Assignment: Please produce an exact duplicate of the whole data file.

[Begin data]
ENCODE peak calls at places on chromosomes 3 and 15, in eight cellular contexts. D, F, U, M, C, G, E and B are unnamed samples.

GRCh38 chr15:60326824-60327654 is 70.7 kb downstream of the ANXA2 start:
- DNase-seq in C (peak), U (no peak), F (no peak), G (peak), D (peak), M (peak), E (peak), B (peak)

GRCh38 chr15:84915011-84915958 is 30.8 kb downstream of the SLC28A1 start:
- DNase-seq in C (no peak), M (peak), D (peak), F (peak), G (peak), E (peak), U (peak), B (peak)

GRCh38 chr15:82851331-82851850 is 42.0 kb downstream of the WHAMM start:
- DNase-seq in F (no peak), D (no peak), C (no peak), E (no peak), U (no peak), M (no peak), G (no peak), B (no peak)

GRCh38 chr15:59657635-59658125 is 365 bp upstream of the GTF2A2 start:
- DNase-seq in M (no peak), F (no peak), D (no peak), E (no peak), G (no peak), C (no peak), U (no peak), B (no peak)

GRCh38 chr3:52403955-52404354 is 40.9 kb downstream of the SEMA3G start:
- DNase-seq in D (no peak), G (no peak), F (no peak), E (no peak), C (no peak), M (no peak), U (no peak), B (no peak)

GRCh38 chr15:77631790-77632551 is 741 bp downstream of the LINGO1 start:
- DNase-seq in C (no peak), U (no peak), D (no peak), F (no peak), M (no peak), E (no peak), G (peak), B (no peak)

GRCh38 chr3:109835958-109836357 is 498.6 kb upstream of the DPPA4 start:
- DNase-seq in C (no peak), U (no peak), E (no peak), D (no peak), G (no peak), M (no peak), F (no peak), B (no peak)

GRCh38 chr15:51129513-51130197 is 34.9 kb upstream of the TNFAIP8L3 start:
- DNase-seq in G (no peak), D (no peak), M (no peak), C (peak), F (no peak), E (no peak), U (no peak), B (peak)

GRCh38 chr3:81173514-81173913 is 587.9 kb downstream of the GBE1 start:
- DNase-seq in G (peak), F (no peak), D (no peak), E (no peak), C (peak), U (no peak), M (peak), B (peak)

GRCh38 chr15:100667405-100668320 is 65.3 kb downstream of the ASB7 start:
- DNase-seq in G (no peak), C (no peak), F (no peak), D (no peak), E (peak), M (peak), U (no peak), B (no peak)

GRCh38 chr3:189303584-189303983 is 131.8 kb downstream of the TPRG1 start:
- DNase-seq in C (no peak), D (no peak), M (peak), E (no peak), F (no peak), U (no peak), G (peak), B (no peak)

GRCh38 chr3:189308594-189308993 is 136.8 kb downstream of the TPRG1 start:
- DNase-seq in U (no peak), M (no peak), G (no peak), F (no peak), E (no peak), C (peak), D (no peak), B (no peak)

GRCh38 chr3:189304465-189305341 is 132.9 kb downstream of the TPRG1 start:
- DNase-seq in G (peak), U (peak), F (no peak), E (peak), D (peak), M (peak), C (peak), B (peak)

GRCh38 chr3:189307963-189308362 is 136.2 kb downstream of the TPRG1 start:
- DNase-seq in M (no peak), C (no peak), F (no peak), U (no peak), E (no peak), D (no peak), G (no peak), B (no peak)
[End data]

ENCODE peak calls at places on chromosomes 3 and 15, in eight cellular contexts. D, F, U, M, C, G, E and B are unnamed samples.

GRCh38 chr15:60326824-60327654 is 70.7 kb downstream of the ANXA2 start:
- DNase-seq in C (peak), U (no peak), F (no peak), G (peak), D (peak), M (peak), E (peak), B (peak)

GRCh38 chr15:84915011-84915958 is 30.8 kb downstream of the SLC28A1 start:
- DNase-seq in C (no peak), M (peak), D (peak), F (peak), G (peak), E (peak), U (peak), B (peak)

GRCh38 chr15:82851331-82851850 is 42.0 kb downstream of the WHAMM start:
- DNase-seq in F (no peak), D (no peak), C (no peak), E (no peak), U (no peak), M (no peak), G (no peak), B (no peak)

GRCh38 chr15:59657635-59658125 is 365 bp upstream of the GTF2A2 start:
- DNase-seq in M (no peak), F (no peak), D (no peak), E (no peak), G (no peak), C (no peak), U (no peak), B (no peak)

GRCh38 chr3:52403955-52404354 is 40.9 kb downstream of the SEMA3G start:
- DNase-seq in D (no peak), G (no peak), F (no peak), E (no peak), C (no peak), M (no peak), U (no peak), B (no peak)

GRCh38 chr15:77631790-77632551 is 741 bp downstream of the LINGO1 start:
- DNase-seq in C (no peak), U (no peak), D (no peak), F (no peak), M (no peak), E (no peak), G (peak), B (no peak)

GRCh38 chr3:109835958-109836357 is 498.6 kb upstream of the DPPA4 start:
- DNase-seq in C (no peak), U (no peak), E (no peak), D (no peak), G (no peak), M (no peak), F (no peak), B (no peak)

GRCh38 chr15:51129513-51130197 is 34.9 kb upstream of the TNFAIP8L3 start:
- DNase-seq in G (no peak), D (no peak), M (no peak), C (peak), F (no peak), E (no peak), U (no peak), B (peak)

GRCh38 chr3:81173514-81173913 is 587.9 kb downstream of the GBE1 start:
- DNase-seq in G (peak), F (no peak), D (no peak), E (no peak), C (peak), U (no peak), M (peak), B (peak)

GRCh38 chr15:100667405-100668320 is 65.3 kb downstream of the ASB7 start:
- DNase-seq in G (no peak), C (no peak), F (no peak), D (no peak), E (peak), M (peak), U (no peak), B (no peak)

GRCh38 chr3:189303584-189303983 is 131.8 kb downstream of the TPRG1 start:
- DNase-seq in C (no peak), D (no peak), M (peak), E (no peak), F (no peak), U (no peak), G (peak), B (no peak)

GRCh38 chr3:189308594-189308993 is 136.8 kb downstream of the TPRG1 start:
- DNase-seq in U (no peak), M (no peak), G (no peak), F (no peak), E (no peak), C (peak), D (no peak), B (no peak)

GRCh38 chr3:189304465-189305341 is 132.9 kb downstream of the TPRG1 start:
- DNase-seq in G (peak), U (peak), F (no peak), E (peak), D (peak), M (peak), C (peak), B (peak)

GRCh38 chr3:189307963-189308362 is 136.2 kb downstream of the TPRG1 start:
- DNase-seq in M (no peak), C (no peak), F (no peak), U (no peak), E (no peak), D (no peak), G (no peak), B (no peak)